Arts & Culture

José Sejo’s ‘Mutant Tropic’ splashes Watson with color

New initiative creates space for visual arts, builds bridge between social sciences, humanities

By
Senior Staff Writer
Tuesday, March 20, 2018

“Mutant Tropic,” an exhibit by painter Luis José Aguasvivas Núñez (José Sejo) offers viewers a look into the beautiful yet complicated reality of the artist’s experience and relationship with his home country of the Dominican Republic. The installation, which opened last month on the second floor of the Watson Institute of International and Public Affairs, contributes to the Art at Watson initiative — a program that welcomes more of the visual arts into Watson’s corridors, especially from artists residing in the greater Brown and Providence communities.

“There are bridges to be built between the social sciences and the humanities,” said Steve Bloomfield, associate director of the Watson Institute. “One without the other is less strong, less evocative, less compelling and less true.”

“We at the Watson Institute and Brown University need to be attuned to the production of … local (cultural projects), including the pictorial arts,” Bloomfield added. “The resources of a private university like Brown can be shared with local citizens, particularly in a city like Providence that isn’t greatly economically advantaged.”

The exhibit features around 25 paintings ranging from more figurative pieces, which depict tropical imagery of mangoes and plants, to those more abstract, with lines and three-dimensional shapes cutting across expanses of canvas. A few even resemble cubist compositions drenched in vibrant, dizzying palettes of colors.

“His work is very colorful, very Caribbean,” said Raphael Diaz MA’02, a Providence-based artist, educator and long-time friend of Sejo. “It talks about what’s going on in society in big cities today (like Santo Domingo) … and how (people there) try to survive.”

The exhibition came to fruition in part as a product of Diaz’s initial efforts. Diaz answered Art at Watson’s general call for exhibits and referred the committee to the work of Sejo, who lives in the Dominican Republic, Diaz said. Besides practicing as an artist, Sejo works for the Dominican Republic’s Ministry of Culture and looks over the production of art in the country. “It is so refreshing and so wonderful because most of the time people think that people (from other countries) come (to the United States) to take … jobs, but many people … give us the beauty of those countries and share with us their life experience,” Diaz said.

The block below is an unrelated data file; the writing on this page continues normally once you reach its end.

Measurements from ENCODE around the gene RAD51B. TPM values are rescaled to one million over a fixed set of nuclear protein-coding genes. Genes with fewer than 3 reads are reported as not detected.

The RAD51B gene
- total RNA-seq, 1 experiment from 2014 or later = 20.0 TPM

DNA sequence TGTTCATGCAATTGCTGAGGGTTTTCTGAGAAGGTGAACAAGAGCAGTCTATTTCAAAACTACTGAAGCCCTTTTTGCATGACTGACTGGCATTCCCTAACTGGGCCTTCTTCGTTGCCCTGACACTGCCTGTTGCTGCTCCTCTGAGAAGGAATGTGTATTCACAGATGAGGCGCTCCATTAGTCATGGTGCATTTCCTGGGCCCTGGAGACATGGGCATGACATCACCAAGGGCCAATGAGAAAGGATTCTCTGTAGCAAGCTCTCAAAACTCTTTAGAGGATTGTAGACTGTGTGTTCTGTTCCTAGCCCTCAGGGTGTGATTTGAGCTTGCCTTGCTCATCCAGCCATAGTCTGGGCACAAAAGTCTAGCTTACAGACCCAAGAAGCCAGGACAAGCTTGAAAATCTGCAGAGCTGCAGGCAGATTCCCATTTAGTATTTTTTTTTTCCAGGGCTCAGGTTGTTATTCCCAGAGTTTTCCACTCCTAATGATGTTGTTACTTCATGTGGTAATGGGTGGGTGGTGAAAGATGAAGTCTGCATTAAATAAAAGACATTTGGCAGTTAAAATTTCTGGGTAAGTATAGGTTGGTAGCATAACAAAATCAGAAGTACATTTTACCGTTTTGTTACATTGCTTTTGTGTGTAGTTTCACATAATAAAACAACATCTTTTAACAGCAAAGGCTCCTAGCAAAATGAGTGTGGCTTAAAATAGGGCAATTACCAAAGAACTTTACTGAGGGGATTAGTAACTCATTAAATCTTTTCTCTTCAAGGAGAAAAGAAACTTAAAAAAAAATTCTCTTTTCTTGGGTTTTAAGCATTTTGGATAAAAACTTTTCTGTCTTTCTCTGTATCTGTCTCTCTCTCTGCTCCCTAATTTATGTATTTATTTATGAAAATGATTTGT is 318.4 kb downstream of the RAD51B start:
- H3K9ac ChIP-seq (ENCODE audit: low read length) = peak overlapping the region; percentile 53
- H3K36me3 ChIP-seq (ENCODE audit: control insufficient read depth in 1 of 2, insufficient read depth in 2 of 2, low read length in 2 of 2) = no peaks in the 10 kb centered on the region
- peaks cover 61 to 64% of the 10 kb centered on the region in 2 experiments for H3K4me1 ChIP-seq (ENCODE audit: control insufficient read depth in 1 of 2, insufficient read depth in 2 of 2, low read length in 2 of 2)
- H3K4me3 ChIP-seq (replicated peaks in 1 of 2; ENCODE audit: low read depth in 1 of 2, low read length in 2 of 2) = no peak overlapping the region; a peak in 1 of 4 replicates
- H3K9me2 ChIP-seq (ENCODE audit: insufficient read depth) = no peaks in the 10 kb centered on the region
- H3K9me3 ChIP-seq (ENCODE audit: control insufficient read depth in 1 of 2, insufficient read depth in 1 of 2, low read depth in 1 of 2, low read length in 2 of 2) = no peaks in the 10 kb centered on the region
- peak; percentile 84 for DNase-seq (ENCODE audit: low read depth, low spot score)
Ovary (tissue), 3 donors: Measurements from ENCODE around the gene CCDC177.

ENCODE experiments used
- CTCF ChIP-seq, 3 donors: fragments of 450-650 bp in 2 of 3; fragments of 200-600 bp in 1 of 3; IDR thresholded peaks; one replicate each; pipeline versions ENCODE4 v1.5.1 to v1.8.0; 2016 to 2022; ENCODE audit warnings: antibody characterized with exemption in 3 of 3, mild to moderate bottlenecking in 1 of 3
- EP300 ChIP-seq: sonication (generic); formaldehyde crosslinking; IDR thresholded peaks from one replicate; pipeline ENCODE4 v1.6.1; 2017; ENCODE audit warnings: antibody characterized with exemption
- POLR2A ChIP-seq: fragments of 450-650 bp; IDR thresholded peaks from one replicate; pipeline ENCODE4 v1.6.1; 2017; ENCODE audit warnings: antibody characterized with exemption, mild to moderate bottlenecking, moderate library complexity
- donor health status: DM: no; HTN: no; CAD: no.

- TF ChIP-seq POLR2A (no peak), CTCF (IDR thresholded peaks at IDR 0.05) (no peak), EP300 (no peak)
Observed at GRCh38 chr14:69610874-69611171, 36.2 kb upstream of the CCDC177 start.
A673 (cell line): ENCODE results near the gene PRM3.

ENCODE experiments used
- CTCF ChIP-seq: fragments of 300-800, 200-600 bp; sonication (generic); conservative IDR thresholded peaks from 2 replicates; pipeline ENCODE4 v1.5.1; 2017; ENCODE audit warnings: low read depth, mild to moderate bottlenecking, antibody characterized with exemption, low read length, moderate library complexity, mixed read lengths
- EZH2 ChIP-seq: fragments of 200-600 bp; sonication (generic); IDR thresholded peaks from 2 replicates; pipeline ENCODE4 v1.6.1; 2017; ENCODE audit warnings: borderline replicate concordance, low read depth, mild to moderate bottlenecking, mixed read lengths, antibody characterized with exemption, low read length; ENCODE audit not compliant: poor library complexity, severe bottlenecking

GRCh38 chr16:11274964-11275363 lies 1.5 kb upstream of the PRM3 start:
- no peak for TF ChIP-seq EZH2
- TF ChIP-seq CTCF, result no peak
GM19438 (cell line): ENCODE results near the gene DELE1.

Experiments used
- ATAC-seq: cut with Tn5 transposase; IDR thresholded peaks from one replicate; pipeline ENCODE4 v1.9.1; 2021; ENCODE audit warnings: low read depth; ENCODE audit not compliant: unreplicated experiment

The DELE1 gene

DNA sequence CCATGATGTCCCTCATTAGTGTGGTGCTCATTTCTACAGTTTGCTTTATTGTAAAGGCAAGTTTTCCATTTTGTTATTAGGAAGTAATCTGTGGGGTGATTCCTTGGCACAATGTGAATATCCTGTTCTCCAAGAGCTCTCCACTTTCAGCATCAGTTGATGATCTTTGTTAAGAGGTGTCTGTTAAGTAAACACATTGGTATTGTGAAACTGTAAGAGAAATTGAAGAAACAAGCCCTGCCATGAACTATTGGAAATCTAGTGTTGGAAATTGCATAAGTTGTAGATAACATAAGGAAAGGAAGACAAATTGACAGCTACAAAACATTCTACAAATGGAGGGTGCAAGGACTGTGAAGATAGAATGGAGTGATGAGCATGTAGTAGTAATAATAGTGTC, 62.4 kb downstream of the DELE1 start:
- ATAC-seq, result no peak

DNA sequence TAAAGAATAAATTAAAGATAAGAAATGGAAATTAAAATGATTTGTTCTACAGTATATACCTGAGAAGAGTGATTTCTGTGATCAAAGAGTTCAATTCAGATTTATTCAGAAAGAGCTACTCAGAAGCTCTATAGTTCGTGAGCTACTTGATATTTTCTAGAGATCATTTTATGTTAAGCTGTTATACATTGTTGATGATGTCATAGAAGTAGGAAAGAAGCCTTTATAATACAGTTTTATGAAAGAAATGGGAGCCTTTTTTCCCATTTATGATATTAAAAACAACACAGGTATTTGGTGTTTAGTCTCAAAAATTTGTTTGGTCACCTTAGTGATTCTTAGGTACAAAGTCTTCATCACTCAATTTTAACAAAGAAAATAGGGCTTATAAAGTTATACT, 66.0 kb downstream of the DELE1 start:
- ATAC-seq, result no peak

Sejo and Diaz have been friends for 25 years and are both founding members of los Cuatro Puntos, a group of four international artists that travels to countries around the world yearly to engage in dialogue with local artists about their respective works and issues affecting their countries, Diaz said. “Our mission is to bring people together, not to separate people,” Diaz added. “We need to embrace each other because we (are) all a part of this planet.” Diaz’s own exhibit, “Silenced Voices,” is currently on display on the third floor of the Watson.

“The artist is a reflection of everything that happens in the world, of suffering, of war,” Sejo said in a talk about his work and the history of Dominican art at the Watson Institute Feb. 8.  According to the Watson Institute’s website, Sejo also practices ceramics, design and illustration of children’s text and restoration of altarpieces and sculptures.

Sejo’s exhibit will be on display until May 30.

— With quotes from Sejo’s Feb. 8 talk translated from Spanish into English by Jacob Alabab-Moser